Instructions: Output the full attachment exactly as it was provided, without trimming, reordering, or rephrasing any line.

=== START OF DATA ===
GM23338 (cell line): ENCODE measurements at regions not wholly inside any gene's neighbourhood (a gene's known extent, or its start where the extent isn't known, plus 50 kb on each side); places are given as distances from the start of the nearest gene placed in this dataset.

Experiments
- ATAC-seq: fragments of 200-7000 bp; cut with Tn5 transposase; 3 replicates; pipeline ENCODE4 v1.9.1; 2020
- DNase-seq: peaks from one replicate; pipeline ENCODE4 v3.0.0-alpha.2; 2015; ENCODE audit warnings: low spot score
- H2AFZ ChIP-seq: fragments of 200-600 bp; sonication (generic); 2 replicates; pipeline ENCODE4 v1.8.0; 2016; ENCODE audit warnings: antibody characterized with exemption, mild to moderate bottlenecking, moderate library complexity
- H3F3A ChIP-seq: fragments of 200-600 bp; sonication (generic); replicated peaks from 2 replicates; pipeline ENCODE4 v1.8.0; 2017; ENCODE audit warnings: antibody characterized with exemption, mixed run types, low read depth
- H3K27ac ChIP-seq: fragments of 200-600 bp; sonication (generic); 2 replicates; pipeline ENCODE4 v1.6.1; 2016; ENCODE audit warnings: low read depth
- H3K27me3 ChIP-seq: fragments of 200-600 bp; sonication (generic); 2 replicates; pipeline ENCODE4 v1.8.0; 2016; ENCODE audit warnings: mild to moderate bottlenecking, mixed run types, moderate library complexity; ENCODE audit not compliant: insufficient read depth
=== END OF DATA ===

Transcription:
GM23338 (cell line): ENCODE measurements at regions not wholly inside any gene's neighbourhood (a gene's known extent, or its start where the extent isn't known, plus 50 kb on each side); places are given as distances from the start of the nearest gene placed in this dataset.

Experiments
- ATAC-seq: fragments of 200-7000 bp; cut with Tn5 transposase; 3 replicates; pipeline ENCODE4 v1.9.1; 2020
- DNase-seq: peaks from one replicate; pipeline ENCODE4 v3.0.0-alpha.2; 2015; ENCODE audit warnings: low spot score
- H2AFZ ChIP-seq: fragments of 200-600 bp; sonication (generic); 2 replicates; pipeline ENCODE4 v1.8.0; 2016; ENCODE audit warnings: antibody characterized with exemption, mild to moderate bottlenecking, moderate library complexity
- H3F3A ChIP-seq: fragments of 200-600 bp; sonication (generic); replicated peaks from 2 replicates; pipeline ENCODE4 v1.8.0; 2017; ENCODE audit warnings: antibody characterized with exemption, mixed run types, low read depth
- H3K27ac ChIP-seq: fragments of 200-600 bp; sonication (generic); 2 replicates; pipeline ENCODE4 v1.6.1; 2016; ENCODE audit warnings: low read depth
- H3K27me3 ChIP-seq: fragments of 200-600 bp; sonication (generic); 2 replicates; pipeline ENCODE4 v1.8.0; 2016; ENCODE audit warnings: mild to moderate bottlenecking, mixed run types, moderate library complexity; ENCODE audit not compliant: insufficient read depth